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Christ Church; Mr. Morgan, Commoner of ChristChurch ; and Mr. Kirkman, of Merton-College, began to spend some evenings in a week together in reading chiefly the Greek Testament. The next year two or three of Mr. John Wesley's pupils desired the liberty of meeting with them; and afterwards one of Mr. Charles Wesley's pupils. It was in. 1732, that Mr. Ingham, of Queen's-College, and Mr. Broughton, of Exeter-College, were added to their number. To these in April, was joined, Mr. Clayton, of Brazen-Nose, with two or three of his pupils. About the same time, Mr. James Hervey was permitted to meet with them; and, in 1735, Mr. Whitfield."

The exact regularity of their lives, as well as studies, occasioned a young Gentleman, of ChristChurch, to say, “Here is a new set of Methodists sprung up;" alluding to some ancient Physicians, who were so called. The name was new and quaint, so it took immediately; and the Methodists were known all over the University,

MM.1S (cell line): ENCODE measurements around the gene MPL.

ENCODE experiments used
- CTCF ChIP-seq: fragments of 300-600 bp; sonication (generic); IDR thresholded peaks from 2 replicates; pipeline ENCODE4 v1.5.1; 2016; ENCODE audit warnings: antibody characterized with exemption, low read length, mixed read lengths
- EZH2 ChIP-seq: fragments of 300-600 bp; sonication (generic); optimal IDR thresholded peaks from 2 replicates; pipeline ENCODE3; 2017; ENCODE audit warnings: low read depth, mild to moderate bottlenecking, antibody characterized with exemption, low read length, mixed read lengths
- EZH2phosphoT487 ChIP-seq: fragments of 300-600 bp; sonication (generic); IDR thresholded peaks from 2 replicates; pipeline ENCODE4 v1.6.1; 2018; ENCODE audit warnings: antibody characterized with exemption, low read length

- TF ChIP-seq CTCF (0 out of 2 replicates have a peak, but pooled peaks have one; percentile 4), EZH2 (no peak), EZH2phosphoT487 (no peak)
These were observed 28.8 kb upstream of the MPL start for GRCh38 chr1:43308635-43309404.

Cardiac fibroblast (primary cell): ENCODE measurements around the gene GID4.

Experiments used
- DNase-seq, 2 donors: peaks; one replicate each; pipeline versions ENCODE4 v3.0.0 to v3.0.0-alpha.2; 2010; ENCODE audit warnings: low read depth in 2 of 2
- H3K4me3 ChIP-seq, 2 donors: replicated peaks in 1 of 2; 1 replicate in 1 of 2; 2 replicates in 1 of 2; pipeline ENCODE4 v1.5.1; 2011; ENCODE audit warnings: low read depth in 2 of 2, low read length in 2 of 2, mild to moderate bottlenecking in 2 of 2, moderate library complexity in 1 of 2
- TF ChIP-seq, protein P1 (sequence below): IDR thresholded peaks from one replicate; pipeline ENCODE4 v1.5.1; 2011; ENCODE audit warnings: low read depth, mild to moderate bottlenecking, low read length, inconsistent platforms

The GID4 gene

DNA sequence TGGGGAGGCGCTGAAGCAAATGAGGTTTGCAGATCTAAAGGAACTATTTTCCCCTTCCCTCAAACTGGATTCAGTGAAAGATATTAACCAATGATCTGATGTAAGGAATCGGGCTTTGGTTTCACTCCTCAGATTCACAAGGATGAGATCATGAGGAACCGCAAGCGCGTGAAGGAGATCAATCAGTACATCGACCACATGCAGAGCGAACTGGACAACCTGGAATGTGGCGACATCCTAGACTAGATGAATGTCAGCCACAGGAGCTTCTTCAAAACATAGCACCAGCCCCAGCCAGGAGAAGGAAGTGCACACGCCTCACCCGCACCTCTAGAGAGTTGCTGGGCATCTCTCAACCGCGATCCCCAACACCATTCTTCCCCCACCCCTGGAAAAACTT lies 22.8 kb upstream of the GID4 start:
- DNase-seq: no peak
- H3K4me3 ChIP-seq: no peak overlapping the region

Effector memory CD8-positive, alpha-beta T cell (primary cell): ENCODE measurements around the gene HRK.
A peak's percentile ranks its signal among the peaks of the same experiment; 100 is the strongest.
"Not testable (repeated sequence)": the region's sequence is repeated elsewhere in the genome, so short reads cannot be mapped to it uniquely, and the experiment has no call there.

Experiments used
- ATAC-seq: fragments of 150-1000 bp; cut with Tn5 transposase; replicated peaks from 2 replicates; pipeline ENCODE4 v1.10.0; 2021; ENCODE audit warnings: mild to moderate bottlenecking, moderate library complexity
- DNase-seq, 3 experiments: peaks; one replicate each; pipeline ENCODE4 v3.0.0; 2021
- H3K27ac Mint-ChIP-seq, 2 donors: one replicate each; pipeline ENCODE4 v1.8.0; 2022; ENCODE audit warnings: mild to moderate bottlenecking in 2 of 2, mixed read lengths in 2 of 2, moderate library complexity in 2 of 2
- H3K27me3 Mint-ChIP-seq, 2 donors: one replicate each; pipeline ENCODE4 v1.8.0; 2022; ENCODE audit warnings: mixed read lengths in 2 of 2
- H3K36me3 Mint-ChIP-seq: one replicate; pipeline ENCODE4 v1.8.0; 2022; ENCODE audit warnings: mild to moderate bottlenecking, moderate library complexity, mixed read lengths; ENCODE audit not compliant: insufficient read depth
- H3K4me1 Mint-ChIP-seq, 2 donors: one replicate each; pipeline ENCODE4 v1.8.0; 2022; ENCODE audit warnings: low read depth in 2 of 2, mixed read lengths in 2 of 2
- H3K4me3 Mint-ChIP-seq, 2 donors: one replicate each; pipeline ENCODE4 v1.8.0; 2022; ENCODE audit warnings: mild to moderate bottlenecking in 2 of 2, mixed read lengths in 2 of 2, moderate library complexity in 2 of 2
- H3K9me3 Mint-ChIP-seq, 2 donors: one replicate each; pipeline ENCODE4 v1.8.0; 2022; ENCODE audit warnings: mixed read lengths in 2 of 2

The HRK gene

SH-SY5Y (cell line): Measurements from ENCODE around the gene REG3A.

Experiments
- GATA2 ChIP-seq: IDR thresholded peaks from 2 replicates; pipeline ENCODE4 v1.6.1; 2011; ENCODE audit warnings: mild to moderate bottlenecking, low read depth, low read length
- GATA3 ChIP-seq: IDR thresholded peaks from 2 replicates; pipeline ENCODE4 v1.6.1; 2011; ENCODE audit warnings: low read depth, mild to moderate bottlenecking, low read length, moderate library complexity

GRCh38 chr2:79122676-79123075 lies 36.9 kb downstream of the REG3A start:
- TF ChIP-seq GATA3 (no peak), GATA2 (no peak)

They were all zealous members of the Church of England; not only tenacious of all her doctrines, so far as they knew them, but of all her discipline, to the minutest circumstance. They were likewise zealous observers of all the University-Statutes, and that for conscience' sake. But they observed neither these nor any thing else, any further than they conceived it was bound upon them by that one book, the Bible; it being their one desire and design to be down-right Bible Christians : taking the Bible, as interpreted by the primitive Church and our own, for their whole and sole rule.”

“ The one charge then advanced against them was, that they were righteous overmuch;” that they were abundantly too scrupulous and too strict,